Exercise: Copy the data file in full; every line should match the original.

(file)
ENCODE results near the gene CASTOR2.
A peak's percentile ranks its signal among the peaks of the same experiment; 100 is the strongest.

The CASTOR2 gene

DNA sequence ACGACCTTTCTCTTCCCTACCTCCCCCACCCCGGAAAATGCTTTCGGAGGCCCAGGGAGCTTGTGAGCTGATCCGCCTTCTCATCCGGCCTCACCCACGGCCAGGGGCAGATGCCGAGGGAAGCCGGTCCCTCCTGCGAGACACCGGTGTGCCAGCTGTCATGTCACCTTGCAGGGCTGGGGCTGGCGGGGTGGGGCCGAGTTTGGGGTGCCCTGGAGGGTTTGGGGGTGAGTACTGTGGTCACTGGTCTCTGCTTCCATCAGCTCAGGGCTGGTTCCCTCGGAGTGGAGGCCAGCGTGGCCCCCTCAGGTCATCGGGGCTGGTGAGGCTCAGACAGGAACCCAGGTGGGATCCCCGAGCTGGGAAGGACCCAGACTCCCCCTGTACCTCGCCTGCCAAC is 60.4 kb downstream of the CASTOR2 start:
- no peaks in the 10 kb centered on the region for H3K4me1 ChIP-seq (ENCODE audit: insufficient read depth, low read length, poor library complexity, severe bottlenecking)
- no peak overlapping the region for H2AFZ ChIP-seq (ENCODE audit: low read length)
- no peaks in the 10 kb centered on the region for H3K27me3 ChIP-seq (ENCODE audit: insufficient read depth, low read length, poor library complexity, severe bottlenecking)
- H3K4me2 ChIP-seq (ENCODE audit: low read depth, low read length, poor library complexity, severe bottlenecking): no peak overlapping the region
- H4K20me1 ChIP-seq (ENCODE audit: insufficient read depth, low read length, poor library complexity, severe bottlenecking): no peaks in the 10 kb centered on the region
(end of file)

ENCODE results near the gene CASTOR2.
A peak's percentile ranks its signal among the peaks of the same experiment; 100 is the strongest.

The CASTOR2 gene

DNA sequence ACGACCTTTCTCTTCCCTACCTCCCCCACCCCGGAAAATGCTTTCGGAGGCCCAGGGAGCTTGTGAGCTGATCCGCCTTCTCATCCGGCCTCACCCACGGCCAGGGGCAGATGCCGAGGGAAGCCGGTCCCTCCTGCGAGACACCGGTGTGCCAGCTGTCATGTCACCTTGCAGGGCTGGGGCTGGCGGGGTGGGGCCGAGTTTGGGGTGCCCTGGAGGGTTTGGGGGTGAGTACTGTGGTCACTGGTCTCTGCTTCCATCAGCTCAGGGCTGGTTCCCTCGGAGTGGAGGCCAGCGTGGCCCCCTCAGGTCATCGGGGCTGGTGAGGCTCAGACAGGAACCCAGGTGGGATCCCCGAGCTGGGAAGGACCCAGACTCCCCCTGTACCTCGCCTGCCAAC is 60.4 kb downstream of the CASTOR2 start:
- no peaks in the 10 kb centered on the region for H3K4me1 ChIP-seq (ENCODE audit: insufficient read depth, low read length, poor library complexity, severe bottlenecking)
- no peak overlapping the region for H2AFZ ChIP-seq (ENCODE audit: low read length)
- no peaks in the 10 kb centered on the region for H3K27me3 ChIP-seq (ENCODE audit: insufficient read depth, low read length, poor library complexity, severe bottlenecking)
- H3K4me2 ChIP-seq (ENCODE audit: low read depth, low read length, poor library complexity, severe bottlenecking): no peak overlapping the region
- H4K20me1 ChIP-seq (ENCODE audit: insufficient read depth, low read length, poor library complexity, severe bottlenecking): no peaks in the 10 kb centered on the region